PropNex calls for easing of curbs for HDB upgraders.
Amid increased scrutiny after a recent report highlighted an unusual spike in the number of options-to-purchase (OTPs) being reissued in December, an investigation by PropNex found that this came about as a majority of HDB upgraders found it difficult to stump up cash for the higher additional buyer's stamp duty (ABSD).
Following last July's cooling measures, Singaporeans upgrading to a private property worth, say, $1 million, will have to raise an additional $170,000, if they have not sold their flat. That comprises $120,000 for the 12 per cent ABSD payable for the second property, plus $50,000 as loan-to-value (LTV) limits were tightened by five percentage points for all housing loans granted by financial institutions.
Although they can qualify for ABSD refund if they sell their flat within six months from the issue date of the new project's temporary occupation permit, the initial cash outlay is still quite hefty for most.
As a result, many buyers are asking developers to delay exercising their sale and purchase agreements - leading to a rise in the reissuance of OTPs for units, or an apparent increase in the number of implied "returned units" from new launches after the cooling measures.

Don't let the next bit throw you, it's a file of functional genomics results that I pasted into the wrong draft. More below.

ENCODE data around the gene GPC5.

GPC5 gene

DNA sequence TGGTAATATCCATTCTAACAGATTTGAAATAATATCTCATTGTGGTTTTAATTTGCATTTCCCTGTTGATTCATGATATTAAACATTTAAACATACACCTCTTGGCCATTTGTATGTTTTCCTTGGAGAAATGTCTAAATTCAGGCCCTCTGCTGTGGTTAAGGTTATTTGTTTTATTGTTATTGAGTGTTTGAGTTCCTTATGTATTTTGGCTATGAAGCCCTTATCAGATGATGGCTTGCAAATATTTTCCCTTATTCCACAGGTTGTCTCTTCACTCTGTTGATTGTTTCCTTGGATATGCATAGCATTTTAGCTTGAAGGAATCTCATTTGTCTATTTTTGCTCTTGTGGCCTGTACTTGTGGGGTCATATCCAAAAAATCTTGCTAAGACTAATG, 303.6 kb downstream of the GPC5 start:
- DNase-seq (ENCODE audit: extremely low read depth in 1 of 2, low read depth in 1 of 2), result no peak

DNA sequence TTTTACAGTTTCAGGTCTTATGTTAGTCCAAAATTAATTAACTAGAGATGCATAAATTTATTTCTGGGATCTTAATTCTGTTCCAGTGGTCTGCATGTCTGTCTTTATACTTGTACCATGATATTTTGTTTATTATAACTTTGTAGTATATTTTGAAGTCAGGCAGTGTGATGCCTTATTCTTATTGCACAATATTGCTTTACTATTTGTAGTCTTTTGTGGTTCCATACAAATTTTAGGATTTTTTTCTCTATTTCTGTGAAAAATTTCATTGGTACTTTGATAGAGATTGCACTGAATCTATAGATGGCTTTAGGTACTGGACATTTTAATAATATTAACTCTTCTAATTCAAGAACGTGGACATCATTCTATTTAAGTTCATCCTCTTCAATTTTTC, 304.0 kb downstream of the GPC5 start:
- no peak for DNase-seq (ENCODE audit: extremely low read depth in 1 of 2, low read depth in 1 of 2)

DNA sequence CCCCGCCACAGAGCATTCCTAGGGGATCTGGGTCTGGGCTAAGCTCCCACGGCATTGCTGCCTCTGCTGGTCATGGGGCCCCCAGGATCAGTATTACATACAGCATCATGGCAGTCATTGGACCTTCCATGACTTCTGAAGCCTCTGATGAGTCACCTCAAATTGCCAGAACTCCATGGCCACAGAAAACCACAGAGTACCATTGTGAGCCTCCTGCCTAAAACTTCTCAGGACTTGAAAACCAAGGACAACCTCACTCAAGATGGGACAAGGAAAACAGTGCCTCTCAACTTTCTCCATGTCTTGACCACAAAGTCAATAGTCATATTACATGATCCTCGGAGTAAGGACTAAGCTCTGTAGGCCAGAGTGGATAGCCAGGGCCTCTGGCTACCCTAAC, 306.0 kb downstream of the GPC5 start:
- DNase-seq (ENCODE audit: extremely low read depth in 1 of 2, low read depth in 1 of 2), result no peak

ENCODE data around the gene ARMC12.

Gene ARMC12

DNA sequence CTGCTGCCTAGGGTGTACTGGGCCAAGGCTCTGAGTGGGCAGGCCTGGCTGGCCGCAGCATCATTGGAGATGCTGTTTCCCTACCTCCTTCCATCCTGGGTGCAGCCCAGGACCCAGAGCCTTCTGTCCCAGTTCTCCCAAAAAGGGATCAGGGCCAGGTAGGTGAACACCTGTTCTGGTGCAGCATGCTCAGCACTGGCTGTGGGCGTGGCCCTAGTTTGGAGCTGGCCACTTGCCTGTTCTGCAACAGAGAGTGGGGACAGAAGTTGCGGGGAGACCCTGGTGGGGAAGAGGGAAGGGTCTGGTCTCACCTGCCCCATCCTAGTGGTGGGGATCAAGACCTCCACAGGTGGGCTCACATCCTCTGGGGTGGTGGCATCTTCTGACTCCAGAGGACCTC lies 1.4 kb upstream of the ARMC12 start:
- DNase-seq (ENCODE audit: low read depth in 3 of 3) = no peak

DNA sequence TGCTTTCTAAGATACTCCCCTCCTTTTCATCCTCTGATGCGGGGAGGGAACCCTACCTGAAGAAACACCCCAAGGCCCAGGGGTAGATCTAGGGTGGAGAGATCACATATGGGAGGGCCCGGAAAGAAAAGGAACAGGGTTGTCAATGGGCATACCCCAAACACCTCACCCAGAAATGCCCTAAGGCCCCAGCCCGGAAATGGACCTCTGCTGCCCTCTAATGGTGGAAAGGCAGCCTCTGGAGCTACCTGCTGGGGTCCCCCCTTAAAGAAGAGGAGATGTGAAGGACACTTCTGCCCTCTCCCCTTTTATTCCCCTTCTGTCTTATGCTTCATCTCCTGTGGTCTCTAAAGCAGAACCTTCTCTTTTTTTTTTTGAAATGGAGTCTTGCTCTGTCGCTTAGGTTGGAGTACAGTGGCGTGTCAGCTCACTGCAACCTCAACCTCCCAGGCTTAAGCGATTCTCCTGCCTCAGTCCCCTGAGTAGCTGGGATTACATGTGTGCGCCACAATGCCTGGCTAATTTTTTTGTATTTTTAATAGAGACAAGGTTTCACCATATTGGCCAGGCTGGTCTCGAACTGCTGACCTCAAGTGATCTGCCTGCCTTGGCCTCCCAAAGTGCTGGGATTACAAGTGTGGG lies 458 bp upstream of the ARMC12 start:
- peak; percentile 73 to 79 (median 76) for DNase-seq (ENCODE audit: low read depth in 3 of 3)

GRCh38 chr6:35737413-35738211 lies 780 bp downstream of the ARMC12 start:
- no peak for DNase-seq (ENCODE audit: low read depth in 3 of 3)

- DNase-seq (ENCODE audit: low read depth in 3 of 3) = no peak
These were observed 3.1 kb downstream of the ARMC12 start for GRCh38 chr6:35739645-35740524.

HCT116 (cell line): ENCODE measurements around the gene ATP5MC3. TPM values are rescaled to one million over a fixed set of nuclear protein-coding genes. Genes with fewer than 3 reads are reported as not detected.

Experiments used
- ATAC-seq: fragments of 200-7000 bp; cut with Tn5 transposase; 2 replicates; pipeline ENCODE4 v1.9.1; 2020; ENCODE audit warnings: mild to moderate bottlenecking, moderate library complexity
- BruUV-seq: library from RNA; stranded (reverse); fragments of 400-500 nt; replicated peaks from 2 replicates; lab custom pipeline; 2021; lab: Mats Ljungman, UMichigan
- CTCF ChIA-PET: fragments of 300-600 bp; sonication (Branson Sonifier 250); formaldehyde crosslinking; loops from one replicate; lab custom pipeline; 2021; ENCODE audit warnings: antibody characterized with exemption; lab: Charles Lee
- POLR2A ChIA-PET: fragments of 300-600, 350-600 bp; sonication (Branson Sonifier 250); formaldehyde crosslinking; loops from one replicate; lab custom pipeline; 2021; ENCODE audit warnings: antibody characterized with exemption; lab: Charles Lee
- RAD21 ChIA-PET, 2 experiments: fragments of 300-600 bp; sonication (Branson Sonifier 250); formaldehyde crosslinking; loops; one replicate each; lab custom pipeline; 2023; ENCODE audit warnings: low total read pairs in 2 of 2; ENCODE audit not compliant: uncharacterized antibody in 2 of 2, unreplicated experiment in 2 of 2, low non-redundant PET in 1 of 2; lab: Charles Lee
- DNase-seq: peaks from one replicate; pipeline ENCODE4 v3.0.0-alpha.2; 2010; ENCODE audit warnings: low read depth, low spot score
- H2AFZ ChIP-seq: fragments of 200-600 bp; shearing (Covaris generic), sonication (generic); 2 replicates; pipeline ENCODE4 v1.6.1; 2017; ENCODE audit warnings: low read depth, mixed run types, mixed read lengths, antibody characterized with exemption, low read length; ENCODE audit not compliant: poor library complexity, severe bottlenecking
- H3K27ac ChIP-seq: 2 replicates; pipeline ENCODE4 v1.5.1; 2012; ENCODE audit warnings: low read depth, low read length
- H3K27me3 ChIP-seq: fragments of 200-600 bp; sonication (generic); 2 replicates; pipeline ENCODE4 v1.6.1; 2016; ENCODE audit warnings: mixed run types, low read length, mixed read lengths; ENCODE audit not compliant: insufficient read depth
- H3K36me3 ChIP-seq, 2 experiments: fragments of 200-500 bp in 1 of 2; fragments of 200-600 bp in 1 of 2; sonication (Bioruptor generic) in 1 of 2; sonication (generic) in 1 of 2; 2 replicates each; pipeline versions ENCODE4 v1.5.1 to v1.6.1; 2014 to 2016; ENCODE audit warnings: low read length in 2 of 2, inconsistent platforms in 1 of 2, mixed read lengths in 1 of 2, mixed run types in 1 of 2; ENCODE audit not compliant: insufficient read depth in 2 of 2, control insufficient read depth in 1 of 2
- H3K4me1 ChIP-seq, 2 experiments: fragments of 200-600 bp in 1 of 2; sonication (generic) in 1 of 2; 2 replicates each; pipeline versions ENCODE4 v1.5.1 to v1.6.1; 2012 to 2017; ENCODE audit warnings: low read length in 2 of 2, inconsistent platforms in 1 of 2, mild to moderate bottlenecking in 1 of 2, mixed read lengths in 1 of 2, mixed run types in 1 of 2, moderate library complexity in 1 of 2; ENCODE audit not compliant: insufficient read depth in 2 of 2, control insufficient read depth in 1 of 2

To address this issue, PropNex, Singapore's largest listed real estate agency, has proposed three key recommendations to the Ministry of National Development (MND) and the Ministry of Finance. These are to lift ABSD for HDB upgraders, revert the LTV limits to 80 per cent for first-time private property buyers, and lower the ABSD rate for the purchase of a second property.
An MND spokesman yesterday told The Straits Times the ministry is studying the recommendations.
"The Government monitors the property market closely, and intervenes where necessary to maintain a stable and sustainable property market," he said.
PropNex has proposed that HDB upgraders buying their first private home, whether resale or a new launch, should get remission from ABSD, subject to their undertaking to sell their HDB flat within six months of exercising OTP or upon completion of the new launched project, or suffer penalties.
It cited declining new mortgage loan applications, an increasing supply of new private homes, a lack of new executive condominiums (EC) for upgraders, and a rising number of HDB flats reaching the minimum occupation period.
Its proposal also comes amid increased scrutiny from the authorities following a report by Credit Suisse's equity research arm that some developers, facing a limited pool of buyers and competition from multiple new launches this year, found a way to lock in potential buyers who may not be ready to commit to their purchases.
Adapted from The Straits Times 15 March 2019